David Wood, based on the novel by Roald Dahl
Curve and Rose Theatre Kingston in association with West Yorkshire Playhouse
West Yorkshire Playhouse, Leeds
This year marks the centenary of Roald Dahl’s birth, and throughout the last twelve months there have been numerous events—including films, TV programmes and museum exhibitions—to celebrate his astonishing literary career.
Over the Christmas period, several adaptations of his work are being staged across the country, including James and the Giant Peach at Northern Stage in Newcastle and Fantastic Mr Fox at the Nuffield Theatre in Southampton.
Over the next two months, the West Yorshire Playhouse will host Curve’s production of The Witches (1983), which is widely regarded as Dahl’s most macabre work for children. Seasoned adaptor David Wood sticks closely to the original novel, capturing its distinctive blend of comedy and horror.
At the beginning of the show, the unnamed child protagonist (Fox Jackson Keen)—referred to as ‘Boy’ throughout the show—loses his parents in a car accident and goes to live with his beloved grandmother (Jenna Augen) in Norway. She warns him to be on the lookout for witches who devote their lives to “squelching” children with their magical powers.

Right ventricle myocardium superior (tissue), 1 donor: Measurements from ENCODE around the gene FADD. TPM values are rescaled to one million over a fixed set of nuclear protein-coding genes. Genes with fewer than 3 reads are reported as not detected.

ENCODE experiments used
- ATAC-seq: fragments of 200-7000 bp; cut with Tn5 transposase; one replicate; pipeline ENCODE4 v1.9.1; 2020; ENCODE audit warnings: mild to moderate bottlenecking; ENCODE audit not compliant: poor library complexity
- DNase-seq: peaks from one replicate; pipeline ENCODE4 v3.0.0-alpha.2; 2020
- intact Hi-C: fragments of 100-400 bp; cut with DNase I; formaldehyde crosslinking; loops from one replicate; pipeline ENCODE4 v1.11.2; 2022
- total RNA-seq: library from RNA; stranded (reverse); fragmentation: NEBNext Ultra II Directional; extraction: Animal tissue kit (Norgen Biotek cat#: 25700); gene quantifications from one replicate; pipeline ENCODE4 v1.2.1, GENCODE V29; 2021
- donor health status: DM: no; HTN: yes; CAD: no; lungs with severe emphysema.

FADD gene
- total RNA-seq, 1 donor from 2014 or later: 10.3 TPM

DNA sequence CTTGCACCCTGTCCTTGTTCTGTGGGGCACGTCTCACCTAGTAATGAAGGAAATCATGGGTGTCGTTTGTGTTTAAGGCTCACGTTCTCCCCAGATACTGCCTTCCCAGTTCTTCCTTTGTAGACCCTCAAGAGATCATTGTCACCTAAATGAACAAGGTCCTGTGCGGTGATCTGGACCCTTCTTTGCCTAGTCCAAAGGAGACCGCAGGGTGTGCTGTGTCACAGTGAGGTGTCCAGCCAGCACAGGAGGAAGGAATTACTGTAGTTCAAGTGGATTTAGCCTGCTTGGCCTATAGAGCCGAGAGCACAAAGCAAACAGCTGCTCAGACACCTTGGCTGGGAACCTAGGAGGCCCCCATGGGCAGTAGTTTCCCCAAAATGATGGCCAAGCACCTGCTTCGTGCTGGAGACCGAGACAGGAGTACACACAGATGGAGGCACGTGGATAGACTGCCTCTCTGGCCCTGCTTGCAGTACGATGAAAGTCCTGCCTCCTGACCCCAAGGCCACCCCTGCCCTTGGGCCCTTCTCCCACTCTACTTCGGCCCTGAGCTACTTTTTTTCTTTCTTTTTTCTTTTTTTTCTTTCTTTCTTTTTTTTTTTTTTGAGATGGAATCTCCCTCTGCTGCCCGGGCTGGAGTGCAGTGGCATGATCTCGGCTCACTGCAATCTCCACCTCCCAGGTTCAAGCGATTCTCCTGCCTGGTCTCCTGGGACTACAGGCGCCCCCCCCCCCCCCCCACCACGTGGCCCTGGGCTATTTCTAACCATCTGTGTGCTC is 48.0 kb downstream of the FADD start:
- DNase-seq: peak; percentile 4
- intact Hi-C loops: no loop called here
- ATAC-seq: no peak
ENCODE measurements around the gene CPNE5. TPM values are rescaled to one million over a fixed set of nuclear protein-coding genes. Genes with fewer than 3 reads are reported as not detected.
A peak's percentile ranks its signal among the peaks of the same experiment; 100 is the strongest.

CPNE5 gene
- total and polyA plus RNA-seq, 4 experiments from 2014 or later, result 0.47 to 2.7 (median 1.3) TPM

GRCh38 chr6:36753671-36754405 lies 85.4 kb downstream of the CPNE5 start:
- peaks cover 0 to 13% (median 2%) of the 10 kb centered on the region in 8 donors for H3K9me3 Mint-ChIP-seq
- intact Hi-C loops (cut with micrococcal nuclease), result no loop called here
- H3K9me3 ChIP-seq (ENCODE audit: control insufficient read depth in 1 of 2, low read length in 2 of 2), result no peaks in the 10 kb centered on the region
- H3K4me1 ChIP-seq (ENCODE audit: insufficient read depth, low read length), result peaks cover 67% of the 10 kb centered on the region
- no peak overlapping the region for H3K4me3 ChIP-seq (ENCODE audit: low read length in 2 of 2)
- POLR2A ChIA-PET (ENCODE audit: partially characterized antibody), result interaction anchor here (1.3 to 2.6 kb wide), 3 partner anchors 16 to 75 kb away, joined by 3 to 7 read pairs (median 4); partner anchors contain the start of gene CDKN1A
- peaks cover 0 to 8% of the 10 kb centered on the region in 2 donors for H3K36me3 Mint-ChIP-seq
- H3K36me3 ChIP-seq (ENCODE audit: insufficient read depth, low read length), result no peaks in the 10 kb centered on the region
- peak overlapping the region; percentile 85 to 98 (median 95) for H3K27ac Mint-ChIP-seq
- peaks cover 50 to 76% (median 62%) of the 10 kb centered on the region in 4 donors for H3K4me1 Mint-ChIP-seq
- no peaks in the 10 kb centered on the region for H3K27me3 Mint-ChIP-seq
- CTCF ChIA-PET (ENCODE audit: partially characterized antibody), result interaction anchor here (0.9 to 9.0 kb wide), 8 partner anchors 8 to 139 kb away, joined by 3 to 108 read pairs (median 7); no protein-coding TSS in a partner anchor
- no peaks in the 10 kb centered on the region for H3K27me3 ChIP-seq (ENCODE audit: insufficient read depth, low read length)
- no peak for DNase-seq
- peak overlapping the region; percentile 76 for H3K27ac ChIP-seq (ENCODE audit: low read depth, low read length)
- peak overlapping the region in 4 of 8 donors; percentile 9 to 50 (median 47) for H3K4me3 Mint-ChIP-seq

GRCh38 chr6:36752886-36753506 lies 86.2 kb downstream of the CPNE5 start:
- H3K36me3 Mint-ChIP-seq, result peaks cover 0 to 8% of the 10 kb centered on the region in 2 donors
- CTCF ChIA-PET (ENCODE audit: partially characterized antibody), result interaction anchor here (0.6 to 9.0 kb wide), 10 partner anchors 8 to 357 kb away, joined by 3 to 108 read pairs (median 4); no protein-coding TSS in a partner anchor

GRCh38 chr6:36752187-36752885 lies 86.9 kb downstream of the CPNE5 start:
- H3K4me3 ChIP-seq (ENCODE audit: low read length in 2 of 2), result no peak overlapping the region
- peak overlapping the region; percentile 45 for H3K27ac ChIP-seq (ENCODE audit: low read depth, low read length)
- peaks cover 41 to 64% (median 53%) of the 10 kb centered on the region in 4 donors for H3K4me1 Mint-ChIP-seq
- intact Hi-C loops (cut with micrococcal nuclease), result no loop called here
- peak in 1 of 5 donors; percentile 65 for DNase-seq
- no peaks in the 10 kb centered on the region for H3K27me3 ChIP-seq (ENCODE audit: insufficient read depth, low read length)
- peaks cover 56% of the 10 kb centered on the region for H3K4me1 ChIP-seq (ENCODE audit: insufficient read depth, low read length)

Fortunately, there are various ways of spotting them: their bald heads mean they have to wear wigs; their clawed hands force them to wear gloves; their toeless feet are squashed uncomfortably into pointy shoes and they have blue spit.
Whilst staying at a seaside hotel in Bournemouth, Boy accidentally intrudes upon the annual meeting of the English witches chaired by the terrifying Grand High Witch (Sarah Ingram) who unveils her plans to turn the children of England into mice. Unfortunately, our hero is spotted by the coven and turned into a rodent. Can Boy and his grandmother foil the witches’ scheme? Will our young hero ever become human again?
Nikolai Foster’s production offers an enjoyably sinister alternative to the sugary sweetness of other Christmas shows. As the actors make clear at the beginning of the show, The Witches takes place in a dangerous world where children’s lives are in constant danger. There were a couple of moments that I found surprisingly creepy—not least the appearance of a giant snake—but I didn’t hear any crying from the younger audience members.
The cast of actor-musicians pull out all the stops in order to keep the audience engaged. Sarah Ingram is terrific as the evillest of all the witches, banishing memories of Anjelica Huston in the 1990 film. Fox Jackson Keen is hugely likeable as the child protagonist and demonstrates impressive acrobatic skills. Also worth mentioning is Jonny Weldon, who clearly relishes the role of Bruno—a spoiled brat who is also transformed into a mouse by the witches.
The show has been inventively designed by Isla Shaw. The eclectic set—which incorporates a diverse range of elements, including a tree, a spiral staircase and a piano—is used to evoke a range of different locations. The witches’ whacky, punk-inspired outfits are extremely eye-catching and reminded me of Vivienne Westwood couture.
The Witches is an enjoyably rambunctious family show filled with mind-boggling illusions, impressive physical movement and catchy musical numbers. I have no doubt that it will entertain Roald Dahl fans both young and old.
Reviewer: James Ballands